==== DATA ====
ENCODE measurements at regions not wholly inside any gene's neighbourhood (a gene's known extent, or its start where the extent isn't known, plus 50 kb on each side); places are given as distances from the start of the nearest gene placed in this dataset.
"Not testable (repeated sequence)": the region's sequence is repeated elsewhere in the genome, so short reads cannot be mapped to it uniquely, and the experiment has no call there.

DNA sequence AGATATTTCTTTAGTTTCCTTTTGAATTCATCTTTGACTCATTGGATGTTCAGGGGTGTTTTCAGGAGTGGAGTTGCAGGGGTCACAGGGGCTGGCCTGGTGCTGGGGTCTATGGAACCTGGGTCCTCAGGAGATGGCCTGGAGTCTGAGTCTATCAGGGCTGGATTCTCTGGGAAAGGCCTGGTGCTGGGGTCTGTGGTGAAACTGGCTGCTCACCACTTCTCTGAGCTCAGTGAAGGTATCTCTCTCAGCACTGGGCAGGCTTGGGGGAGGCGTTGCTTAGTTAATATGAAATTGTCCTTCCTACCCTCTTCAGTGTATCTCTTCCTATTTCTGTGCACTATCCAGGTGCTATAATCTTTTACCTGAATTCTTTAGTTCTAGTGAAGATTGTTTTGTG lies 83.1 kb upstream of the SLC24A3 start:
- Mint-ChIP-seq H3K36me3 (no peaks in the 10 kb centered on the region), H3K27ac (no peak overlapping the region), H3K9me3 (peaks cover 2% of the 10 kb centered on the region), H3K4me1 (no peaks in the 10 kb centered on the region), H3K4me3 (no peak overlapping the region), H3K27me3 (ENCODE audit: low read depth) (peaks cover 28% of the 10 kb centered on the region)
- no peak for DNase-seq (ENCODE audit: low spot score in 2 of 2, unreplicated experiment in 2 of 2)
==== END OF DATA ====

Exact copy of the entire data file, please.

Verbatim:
ENCODE measurements at regions not wholly inside any gene's neighbourhood (a gene's known extent, or its start where the extent isn't known, plus 50 kb on each side); places are given as distances from the start of the nearest gene placed in this dataset.
"Not testable (repeated sequence)": the region's sequence is repeated elsewhere in the genome, so short reads cannot be mapped to it uniquely, and the experiment has no call there.

DNA sequence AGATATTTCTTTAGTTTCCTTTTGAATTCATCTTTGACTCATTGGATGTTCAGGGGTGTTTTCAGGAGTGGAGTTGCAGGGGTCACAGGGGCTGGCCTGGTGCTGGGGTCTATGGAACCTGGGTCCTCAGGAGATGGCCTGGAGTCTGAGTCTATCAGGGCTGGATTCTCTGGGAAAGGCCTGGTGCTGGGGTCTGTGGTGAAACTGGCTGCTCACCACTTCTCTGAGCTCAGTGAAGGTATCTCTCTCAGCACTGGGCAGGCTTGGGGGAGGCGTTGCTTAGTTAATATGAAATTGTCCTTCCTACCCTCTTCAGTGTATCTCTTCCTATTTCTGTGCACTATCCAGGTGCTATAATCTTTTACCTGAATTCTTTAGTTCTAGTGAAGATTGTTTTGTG lies 83.1 kb upstream of the SLC24A3 start:
- Mint-ChIP-seq H3K36me3 (no peaks in the 10 kb centered on the region), H3K27ac (no peak overlapping the region), H3K9me3 (peaks cover 2% of the 10 kb centered on the region), H3K4me1 (no peaks in the 10 kb centered on the region), H3K4me3 (no peak overlapping the region), H3K27me3 (ENCODE audit: low read depth) (peaks cover 28% of the 10 kb centered on the region)
- no peak for DNase-seq (ENCODE audit: low spot score in 2 of 2, unreplicated experiment in 2 of 2)